Vent lumen 72 has a distal end that crosses the aortic valve into left ventricle 50. Vent lumen 72 may also be utilized as an infusion lumen and/or introduce devices. Arterial circulation support catheter 18 can be a blood lumen, or alternatively include a separate blood lumen 74 which can be positioned adjacent to vent lumen 72, infusion lumen 76 or intervention lumen 78.
  • [0057]
    Infusion lumen 76 and intervention lumen 78 can be positioned in blood lumen 74. Infusion lumen 76 can introduce a variety of different infusion mediums into the arterial circulation. Suitable infusion mediums include but are not limited to, a cardio-active agent, one or more contrast agents, an iontropic agent, and the like. Infusion lumen 76 may introduce the infusion medium into the aortic root and also be used to vent from the aortic root either simultaneously or at alternate times. Intervention lumen 78 introduces a variety of different diagnostic or therapeutic devices into the arterial circulation.
  • [0058]
    Referring now to FIGS. 5(a) through 5(c), venous circulation support catheter 20 can include a blood lumen 80, an infusion lumen 82, an intervention lumen 84 and a vent lumen 86. The functions of blood lumen 80, infusion lumen 82, intervention lumen 84 and vent lumen 86 are substantially the same as their equivalent lumens associated with arterial circulation support catheter 18. Each of the lumens can be positioned in an interior or at an exterior of venous lumen 20. Venous circulation support catheter 20 can be a blood lumen. Alternatively, a separate blood lumen 80 can be positioned in an interior of venous circulation support catheter 20. Infusion lumen 82 introduces an infusion medium into the venous circulation, and can be positioned adjacent to or in blood lumen 80. Intervention lumen 84 may also be positioned adjacent to or in blood lumen 80. Additionally, an inflation lumen can be coupled to balloon 56 and/or 60.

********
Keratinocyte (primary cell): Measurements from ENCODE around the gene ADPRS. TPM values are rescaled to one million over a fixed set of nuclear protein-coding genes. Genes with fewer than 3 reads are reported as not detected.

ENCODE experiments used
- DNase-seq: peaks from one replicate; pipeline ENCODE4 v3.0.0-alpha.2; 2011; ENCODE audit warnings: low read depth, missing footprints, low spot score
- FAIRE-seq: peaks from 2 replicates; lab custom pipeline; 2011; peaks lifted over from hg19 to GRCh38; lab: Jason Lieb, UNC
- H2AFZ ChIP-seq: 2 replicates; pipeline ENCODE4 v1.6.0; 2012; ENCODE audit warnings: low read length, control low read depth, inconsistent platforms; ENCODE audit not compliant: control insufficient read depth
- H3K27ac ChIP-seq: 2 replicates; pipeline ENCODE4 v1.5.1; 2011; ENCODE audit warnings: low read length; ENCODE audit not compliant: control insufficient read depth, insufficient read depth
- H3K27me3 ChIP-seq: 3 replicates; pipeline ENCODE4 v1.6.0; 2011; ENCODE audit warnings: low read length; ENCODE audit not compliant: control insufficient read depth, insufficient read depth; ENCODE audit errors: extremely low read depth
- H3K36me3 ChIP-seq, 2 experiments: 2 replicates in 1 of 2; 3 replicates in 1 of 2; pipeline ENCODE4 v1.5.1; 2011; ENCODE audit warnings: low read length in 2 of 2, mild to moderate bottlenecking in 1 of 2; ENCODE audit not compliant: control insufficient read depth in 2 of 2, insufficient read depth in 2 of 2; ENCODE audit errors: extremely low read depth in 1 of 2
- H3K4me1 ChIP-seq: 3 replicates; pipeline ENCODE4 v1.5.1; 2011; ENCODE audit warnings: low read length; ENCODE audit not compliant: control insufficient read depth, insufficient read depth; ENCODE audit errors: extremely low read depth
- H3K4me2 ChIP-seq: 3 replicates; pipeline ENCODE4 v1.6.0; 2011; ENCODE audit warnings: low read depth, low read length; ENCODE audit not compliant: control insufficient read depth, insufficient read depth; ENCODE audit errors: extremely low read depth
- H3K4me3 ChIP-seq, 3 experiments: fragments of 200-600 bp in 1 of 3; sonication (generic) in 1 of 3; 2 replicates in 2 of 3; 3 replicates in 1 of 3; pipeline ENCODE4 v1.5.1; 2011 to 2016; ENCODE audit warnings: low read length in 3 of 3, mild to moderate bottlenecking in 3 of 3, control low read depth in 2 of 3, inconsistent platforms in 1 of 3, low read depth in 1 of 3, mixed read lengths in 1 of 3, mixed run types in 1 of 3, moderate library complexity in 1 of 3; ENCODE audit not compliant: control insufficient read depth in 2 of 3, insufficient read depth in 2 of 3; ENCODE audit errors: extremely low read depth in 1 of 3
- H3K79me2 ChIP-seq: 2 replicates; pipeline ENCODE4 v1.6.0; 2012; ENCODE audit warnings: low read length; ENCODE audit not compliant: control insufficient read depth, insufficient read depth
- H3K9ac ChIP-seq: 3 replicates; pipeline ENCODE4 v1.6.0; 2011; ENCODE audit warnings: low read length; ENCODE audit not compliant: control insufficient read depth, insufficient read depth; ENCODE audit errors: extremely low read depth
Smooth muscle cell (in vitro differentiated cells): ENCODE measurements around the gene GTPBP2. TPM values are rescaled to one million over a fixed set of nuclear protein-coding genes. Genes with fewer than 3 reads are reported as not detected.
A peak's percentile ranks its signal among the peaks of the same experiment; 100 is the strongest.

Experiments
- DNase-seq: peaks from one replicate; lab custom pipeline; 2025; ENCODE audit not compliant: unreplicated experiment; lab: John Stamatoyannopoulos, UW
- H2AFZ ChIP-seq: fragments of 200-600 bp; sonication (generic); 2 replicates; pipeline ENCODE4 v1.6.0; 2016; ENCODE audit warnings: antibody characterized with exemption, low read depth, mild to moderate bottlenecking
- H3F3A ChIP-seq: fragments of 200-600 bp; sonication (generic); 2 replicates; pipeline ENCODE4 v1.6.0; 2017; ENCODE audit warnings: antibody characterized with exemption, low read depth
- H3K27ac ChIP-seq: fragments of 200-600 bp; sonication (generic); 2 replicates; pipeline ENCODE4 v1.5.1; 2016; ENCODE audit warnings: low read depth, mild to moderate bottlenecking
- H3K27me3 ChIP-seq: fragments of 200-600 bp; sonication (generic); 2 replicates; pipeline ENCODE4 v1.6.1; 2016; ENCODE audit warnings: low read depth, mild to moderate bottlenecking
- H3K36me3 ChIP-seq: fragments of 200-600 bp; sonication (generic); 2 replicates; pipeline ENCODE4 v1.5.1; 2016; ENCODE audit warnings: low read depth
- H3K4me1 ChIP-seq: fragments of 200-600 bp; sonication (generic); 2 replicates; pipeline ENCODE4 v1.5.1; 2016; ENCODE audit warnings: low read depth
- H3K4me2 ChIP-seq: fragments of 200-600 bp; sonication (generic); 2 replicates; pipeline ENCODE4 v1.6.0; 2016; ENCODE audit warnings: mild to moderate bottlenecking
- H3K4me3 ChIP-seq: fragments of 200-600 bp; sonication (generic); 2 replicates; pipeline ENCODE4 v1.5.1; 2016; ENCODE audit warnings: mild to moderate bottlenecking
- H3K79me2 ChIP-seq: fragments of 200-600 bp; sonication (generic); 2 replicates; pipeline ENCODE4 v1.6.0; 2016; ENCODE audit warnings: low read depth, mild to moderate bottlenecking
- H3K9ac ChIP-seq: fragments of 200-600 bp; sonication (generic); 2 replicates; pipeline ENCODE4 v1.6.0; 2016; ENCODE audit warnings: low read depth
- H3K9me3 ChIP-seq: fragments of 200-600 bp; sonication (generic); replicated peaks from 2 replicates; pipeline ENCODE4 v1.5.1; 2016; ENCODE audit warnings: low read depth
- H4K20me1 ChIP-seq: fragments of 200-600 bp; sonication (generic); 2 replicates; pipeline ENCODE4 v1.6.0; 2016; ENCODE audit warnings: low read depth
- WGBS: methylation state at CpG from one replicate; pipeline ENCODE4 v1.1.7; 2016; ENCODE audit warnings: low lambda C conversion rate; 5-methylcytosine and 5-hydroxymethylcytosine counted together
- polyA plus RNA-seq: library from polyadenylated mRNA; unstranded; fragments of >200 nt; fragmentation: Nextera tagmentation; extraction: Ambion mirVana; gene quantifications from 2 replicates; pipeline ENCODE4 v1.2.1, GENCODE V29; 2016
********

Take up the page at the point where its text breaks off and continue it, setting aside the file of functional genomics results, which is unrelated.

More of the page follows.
• [0059]
    By reference now to FIG. 6, it can be seen that first flexible cannula 18′ may have four steering lumens 92 which extend in part axially through flexible cannula 18′ to permit steering wires 94 to pass through first flexible cannula 18′ in slidable relationship where the distal ends of the steering wires 94 are connected to the distal end of the first flexible cannula 18′. Through the manipulation of joy stick 38 appropriate linkage permits steering wires 94 to be placed in tension relative to each other This permits distal end 24 of arterial circulation support catheter 18 to articulate.
  • [0060]
    A clearance exists between first flexible cannula 18′ and second flexible cannula 18″ to permit flexible cannula 18′ to be advanced through second flexible cannula 18″. Movement in either direction can induce the slidable advancement of first cannula 18′ within second cannula 18″. This arrangement permits the surgeon to position first opening 42 of second flexible cannula 18″ in aortic arch 40 and thereafer to slide first cannula 18′ relative to second cannula 18″ and position occluding member 46 in the aortic root. In one embodiment a first sensor is carried by first flexible cannula 18′ proximally of balloon 46 and a second sensor is positioned at the distal end of balloon 46 where the sensors may be made of material that efficiently reflects ultrasonic waves.